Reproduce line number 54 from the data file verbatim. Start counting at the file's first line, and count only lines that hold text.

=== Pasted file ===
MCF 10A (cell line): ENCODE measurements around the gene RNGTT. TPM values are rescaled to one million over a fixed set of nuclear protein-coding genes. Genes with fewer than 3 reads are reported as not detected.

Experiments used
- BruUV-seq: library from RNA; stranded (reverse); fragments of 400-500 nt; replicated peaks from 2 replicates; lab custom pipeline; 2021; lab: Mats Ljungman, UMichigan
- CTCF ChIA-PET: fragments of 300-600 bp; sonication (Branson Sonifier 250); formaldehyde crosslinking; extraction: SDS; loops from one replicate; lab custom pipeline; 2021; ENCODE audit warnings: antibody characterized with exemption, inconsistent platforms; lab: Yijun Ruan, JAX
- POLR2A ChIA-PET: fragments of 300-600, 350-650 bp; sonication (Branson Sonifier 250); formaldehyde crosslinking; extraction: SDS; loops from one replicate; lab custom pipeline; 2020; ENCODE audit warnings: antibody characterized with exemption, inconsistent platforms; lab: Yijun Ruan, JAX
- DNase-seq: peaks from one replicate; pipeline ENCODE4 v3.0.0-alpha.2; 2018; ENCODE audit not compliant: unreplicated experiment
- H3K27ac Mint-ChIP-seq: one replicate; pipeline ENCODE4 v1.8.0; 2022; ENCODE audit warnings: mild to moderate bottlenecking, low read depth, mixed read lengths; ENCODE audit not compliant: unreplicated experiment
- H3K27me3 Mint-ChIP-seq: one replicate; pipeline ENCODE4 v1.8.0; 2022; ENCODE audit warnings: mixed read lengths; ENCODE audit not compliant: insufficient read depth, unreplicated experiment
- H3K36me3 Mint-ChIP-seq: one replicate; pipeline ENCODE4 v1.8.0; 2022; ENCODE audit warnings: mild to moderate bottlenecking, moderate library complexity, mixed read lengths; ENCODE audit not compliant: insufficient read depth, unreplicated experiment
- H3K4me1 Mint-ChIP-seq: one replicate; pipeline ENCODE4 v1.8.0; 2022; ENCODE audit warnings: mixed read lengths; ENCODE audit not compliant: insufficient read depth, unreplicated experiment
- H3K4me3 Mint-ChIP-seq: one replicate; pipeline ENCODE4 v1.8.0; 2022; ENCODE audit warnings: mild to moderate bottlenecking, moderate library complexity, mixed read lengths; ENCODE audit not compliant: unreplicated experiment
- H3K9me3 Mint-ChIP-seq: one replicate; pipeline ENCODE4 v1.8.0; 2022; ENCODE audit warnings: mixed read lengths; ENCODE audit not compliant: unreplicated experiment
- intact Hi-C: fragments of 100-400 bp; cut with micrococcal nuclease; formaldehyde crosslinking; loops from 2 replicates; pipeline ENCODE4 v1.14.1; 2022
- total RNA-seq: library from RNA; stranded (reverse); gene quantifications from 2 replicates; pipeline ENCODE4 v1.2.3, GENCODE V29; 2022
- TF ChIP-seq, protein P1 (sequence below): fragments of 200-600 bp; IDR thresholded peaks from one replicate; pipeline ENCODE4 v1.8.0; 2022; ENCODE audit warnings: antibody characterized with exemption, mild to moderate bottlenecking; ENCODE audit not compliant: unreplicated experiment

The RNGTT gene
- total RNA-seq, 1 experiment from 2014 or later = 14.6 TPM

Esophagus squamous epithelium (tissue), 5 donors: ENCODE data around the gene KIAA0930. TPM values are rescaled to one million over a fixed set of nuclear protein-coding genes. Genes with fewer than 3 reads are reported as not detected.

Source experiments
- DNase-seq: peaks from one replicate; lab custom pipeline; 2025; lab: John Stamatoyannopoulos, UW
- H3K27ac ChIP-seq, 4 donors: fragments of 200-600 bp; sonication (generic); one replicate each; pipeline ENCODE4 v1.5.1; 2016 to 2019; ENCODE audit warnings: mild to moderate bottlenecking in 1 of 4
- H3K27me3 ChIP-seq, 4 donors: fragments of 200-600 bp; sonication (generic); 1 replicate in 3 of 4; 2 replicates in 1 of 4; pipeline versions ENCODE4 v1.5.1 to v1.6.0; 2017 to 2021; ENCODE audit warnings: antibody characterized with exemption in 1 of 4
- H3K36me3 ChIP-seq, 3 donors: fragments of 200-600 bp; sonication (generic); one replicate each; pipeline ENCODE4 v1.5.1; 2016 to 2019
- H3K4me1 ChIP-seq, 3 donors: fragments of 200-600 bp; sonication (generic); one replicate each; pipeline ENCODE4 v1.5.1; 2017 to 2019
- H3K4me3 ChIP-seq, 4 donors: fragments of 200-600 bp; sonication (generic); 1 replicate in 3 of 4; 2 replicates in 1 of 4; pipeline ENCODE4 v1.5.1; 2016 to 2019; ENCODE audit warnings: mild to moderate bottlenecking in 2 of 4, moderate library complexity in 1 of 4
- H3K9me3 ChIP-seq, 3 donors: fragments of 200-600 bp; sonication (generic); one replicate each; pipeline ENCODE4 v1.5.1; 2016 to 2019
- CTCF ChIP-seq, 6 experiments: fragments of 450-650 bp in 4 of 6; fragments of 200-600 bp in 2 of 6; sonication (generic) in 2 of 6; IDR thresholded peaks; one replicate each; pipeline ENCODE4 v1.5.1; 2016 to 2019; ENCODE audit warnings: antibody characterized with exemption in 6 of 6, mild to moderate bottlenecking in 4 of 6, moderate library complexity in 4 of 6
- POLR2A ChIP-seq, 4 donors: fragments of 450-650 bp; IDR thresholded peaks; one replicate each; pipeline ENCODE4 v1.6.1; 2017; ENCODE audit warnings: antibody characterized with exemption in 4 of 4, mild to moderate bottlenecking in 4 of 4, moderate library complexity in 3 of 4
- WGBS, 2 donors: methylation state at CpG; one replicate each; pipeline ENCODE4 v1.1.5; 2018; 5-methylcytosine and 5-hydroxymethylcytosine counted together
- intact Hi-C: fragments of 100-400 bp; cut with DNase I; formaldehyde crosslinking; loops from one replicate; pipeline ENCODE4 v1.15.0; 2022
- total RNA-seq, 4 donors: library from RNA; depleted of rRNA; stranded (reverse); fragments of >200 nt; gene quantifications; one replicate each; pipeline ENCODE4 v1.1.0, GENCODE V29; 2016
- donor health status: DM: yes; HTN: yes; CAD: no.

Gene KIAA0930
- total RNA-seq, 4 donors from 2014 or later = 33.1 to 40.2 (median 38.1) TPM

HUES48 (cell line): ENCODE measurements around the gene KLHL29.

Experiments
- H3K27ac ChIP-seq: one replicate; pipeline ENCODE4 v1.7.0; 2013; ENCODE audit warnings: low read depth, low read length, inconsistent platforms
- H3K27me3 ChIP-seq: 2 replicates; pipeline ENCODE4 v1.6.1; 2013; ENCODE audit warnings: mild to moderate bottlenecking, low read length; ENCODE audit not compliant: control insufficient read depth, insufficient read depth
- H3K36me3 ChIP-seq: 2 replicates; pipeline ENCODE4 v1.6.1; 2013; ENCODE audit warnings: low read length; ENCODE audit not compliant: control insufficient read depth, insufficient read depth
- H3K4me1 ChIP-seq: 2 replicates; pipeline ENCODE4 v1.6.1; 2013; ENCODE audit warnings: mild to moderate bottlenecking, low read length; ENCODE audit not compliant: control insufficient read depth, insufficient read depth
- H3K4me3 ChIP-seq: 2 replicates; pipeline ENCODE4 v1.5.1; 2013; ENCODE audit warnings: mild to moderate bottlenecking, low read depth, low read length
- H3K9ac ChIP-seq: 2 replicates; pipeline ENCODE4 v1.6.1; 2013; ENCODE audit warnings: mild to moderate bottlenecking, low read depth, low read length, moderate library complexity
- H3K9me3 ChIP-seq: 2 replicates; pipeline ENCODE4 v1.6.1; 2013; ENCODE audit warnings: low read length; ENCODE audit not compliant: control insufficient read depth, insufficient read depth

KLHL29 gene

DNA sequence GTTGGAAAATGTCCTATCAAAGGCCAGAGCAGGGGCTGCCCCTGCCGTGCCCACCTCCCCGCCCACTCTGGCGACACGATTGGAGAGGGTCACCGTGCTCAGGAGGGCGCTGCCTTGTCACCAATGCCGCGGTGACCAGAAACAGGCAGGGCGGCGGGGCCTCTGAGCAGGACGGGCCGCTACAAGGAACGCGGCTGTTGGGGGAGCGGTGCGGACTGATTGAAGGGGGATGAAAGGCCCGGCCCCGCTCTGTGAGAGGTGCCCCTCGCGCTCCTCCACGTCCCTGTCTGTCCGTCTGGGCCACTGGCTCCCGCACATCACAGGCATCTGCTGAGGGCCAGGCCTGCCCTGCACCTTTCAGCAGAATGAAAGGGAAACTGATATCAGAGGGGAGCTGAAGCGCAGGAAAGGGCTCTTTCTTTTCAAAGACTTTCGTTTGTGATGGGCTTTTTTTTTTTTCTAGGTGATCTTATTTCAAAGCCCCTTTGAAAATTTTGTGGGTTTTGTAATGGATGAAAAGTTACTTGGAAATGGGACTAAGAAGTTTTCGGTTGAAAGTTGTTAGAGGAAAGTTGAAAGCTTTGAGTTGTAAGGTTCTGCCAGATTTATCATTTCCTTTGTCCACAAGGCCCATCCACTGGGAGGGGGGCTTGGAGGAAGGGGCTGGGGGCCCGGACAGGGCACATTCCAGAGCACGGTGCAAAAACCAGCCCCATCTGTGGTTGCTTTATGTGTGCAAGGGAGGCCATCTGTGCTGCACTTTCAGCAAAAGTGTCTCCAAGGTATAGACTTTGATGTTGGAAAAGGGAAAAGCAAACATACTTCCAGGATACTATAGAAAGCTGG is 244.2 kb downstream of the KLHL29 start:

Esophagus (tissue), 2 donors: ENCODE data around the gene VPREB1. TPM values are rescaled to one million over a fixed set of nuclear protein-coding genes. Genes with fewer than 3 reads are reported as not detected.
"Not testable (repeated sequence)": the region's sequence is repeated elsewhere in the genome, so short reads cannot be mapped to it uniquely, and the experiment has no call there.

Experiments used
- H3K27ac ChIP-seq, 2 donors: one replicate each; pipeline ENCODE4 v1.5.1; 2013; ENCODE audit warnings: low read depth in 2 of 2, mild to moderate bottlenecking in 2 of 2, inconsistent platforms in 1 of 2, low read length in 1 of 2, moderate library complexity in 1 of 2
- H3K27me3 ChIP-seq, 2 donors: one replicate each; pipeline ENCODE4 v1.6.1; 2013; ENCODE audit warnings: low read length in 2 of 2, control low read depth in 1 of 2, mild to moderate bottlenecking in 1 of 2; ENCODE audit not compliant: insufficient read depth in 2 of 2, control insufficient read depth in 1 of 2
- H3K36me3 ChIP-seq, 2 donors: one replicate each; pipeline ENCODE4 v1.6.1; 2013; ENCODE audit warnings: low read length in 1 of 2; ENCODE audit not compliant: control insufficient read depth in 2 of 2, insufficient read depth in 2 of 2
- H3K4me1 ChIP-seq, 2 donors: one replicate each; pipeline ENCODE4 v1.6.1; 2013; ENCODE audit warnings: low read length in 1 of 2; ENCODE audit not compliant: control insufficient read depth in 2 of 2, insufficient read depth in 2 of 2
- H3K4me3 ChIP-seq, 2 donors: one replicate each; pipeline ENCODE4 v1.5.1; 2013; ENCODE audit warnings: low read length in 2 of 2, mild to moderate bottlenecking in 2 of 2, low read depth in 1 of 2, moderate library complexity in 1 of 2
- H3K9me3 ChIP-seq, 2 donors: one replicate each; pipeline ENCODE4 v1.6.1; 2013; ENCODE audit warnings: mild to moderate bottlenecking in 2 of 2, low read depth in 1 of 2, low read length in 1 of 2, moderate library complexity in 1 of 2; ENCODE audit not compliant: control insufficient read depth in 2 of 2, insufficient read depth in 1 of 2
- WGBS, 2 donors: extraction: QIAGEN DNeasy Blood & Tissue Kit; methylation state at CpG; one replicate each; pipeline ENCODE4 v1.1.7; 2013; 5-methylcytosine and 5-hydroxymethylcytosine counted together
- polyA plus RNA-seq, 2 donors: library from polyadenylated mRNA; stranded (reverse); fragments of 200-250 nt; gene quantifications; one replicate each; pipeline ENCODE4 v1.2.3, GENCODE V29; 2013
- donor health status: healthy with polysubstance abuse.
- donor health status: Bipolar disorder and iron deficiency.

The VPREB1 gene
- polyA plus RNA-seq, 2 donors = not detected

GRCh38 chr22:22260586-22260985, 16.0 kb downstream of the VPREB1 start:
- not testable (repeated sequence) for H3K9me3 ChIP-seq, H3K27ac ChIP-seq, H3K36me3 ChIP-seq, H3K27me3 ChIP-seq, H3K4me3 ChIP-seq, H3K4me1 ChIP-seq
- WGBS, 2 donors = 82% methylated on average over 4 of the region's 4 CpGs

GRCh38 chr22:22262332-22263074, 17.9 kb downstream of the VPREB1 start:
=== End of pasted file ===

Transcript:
- H3K9me3 ChIP-seq, 2 donors: one replicate each; pipeline ENCODE4 v1.6.1; 2013; ENCODE audit warnings: mild to moderate bottlenecking in 2 of 2, low read depth in 1 of 2, low read length in 1 of 2, moderate library complexity in 1 of 2; ENCODE audit not compliant: control insufficient read depth in 2 of 2, insufficient read depth in 1 of 2